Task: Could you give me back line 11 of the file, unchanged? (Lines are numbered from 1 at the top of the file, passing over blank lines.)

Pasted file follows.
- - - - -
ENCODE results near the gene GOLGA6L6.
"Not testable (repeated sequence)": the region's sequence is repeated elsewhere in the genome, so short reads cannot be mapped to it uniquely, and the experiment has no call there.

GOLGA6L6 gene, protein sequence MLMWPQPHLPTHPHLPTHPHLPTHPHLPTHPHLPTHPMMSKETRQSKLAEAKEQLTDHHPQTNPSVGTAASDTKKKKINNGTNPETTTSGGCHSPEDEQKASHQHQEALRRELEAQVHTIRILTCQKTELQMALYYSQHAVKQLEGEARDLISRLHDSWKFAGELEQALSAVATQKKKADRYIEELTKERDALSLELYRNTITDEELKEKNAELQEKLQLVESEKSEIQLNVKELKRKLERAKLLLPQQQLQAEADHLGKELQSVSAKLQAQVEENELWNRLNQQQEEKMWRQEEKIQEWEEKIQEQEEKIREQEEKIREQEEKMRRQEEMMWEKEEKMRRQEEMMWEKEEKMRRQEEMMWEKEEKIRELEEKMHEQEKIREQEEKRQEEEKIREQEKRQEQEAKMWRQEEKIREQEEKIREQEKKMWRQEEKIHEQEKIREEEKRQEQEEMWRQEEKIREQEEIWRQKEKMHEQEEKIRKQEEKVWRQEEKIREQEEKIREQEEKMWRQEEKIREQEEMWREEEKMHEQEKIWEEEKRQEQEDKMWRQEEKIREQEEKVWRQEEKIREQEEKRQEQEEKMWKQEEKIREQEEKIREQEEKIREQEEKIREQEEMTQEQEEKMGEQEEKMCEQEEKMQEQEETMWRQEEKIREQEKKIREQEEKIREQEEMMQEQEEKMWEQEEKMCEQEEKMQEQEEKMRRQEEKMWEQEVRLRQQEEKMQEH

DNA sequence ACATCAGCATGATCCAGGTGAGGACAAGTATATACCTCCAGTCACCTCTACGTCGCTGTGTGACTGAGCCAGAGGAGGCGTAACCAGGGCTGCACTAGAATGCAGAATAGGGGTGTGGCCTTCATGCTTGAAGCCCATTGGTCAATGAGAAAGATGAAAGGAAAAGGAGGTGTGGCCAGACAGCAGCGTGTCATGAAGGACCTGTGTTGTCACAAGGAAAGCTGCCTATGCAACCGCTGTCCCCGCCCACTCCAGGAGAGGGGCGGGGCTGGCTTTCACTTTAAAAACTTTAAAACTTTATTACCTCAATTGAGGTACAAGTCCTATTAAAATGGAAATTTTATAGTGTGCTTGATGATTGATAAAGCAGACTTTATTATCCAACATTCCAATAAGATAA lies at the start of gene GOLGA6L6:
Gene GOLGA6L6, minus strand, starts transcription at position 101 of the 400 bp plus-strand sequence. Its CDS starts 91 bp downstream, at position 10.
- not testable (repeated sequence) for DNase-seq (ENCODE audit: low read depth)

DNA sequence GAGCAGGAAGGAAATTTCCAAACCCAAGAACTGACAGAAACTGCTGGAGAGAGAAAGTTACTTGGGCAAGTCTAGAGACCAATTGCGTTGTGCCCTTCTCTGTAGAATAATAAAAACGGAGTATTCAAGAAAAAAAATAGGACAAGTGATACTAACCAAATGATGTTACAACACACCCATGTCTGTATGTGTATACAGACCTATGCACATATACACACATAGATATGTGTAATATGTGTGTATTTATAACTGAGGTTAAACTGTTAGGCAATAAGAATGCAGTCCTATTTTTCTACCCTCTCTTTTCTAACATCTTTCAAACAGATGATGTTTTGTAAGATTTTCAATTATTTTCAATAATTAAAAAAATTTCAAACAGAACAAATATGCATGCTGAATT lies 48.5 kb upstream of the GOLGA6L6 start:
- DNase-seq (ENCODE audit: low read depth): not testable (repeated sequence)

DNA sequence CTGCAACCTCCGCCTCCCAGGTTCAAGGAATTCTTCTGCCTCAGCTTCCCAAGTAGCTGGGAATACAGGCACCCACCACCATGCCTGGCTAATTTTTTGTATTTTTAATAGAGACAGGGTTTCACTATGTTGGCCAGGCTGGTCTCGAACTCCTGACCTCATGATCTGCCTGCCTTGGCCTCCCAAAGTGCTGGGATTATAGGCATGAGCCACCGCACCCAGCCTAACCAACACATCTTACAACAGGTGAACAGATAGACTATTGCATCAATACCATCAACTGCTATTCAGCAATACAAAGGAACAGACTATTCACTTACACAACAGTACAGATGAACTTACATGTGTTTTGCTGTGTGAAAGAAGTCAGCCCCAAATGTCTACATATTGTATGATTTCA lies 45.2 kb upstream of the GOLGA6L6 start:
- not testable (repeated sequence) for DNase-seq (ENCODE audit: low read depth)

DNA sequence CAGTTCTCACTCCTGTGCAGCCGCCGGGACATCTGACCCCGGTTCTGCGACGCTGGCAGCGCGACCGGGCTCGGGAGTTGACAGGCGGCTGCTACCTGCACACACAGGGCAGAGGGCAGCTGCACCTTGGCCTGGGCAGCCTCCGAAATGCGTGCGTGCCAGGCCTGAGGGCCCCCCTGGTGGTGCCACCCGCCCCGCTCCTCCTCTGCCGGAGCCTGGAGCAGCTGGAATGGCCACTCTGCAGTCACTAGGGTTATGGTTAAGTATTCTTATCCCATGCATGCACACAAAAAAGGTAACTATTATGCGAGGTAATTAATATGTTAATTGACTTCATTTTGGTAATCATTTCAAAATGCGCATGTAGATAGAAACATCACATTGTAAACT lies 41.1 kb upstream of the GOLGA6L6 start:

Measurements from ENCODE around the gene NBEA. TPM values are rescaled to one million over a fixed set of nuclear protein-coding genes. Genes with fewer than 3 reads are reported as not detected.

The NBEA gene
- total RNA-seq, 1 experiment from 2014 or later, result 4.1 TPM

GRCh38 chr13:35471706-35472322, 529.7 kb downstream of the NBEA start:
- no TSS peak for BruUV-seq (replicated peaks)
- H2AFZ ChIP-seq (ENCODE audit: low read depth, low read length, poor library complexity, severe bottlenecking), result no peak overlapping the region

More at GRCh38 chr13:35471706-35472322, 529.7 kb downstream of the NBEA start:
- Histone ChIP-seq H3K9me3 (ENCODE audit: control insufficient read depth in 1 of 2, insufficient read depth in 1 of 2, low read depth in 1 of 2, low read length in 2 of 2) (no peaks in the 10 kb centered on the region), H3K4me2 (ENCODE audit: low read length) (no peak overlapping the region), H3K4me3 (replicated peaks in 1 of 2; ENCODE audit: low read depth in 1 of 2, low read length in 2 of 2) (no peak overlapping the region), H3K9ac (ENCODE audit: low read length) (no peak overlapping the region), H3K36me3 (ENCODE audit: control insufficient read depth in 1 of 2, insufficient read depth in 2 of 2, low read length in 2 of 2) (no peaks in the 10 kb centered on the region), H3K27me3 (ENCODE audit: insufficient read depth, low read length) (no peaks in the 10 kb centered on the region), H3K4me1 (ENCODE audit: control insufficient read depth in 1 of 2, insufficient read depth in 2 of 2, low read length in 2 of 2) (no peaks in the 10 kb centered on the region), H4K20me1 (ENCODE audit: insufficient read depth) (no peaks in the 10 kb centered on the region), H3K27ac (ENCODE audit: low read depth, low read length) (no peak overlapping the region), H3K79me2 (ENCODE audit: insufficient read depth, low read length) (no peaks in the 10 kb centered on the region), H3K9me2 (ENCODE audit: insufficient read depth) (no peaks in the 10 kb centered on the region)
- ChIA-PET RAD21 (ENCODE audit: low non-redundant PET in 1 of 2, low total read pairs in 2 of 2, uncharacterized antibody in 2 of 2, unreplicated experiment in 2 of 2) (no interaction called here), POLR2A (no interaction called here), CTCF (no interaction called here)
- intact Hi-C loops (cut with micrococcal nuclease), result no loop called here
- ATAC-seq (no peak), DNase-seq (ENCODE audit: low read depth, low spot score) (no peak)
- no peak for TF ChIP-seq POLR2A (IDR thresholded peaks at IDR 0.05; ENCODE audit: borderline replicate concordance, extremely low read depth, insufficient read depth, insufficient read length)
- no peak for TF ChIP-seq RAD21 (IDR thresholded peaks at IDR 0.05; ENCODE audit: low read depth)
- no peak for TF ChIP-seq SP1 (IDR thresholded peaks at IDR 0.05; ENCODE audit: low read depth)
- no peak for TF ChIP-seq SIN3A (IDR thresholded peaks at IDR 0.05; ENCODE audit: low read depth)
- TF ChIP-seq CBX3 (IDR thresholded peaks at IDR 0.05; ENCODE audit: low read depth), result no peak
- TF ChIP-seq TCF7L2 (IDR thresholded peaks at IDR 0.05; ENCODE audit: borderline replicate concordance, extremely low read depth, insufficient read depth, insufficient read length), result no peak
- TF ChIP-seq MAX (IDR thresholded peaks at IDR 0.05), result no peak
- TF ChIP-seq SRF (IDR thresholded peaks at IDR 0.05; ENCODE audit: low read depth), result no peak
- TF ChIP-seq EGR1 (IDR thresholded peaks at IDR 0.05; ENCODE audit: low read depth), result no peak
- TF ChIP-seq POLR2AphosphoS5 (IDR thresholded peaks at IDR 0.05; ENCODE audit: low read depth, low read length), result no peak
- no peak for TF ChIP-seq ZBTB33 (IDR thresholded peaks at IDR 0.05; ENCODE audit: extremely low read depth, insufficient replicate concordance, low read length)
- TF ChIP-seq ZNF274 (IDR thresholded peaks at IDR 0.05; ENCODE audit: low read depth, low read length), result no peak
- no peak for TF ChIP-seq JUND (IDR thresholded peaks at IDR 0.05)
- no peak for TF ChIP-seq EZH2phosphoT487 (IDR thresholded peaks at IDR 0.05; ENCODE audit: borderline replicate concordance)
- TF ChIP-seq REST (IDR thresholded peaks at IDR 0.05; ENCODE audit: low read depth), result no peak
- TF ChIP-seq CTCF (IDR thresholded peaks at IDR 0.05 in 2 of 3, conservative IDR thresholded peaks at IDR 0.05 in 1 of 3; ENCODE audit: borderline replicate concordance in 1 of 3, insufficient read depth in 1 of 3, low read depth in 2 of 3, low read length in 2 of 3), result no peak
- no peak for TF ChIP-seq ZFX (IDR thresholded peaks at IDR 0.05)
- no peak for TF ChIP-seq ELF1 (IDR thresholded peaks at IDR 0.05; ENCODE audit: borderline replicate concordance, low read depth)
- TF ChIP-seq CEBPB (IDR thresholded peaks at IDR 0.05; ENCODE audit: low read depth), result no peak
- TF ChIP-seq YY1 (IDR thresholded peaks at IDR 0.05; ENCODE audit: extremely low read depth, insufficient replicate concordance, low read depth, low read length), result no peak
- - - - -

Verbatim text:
DNA sequence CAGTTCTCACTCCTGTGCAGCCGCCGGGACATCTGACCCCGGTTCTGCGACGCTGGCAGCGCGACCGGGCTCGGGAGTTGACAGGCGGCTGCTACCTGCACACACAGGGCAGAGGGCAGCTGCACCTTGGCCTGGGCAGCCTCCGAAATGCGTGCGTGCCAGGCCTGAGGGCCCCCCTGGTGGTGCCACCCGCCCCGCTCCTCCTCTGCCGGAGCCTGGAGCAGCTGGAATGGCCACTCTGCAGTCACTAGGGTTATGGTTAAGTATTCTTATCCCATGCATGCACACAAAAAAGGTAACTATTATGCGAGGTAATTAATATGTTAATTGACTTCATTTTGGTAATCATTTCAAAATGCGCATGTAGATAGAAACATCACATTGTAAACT lies 41.1 kb upstream of the GOLGA6L6 start: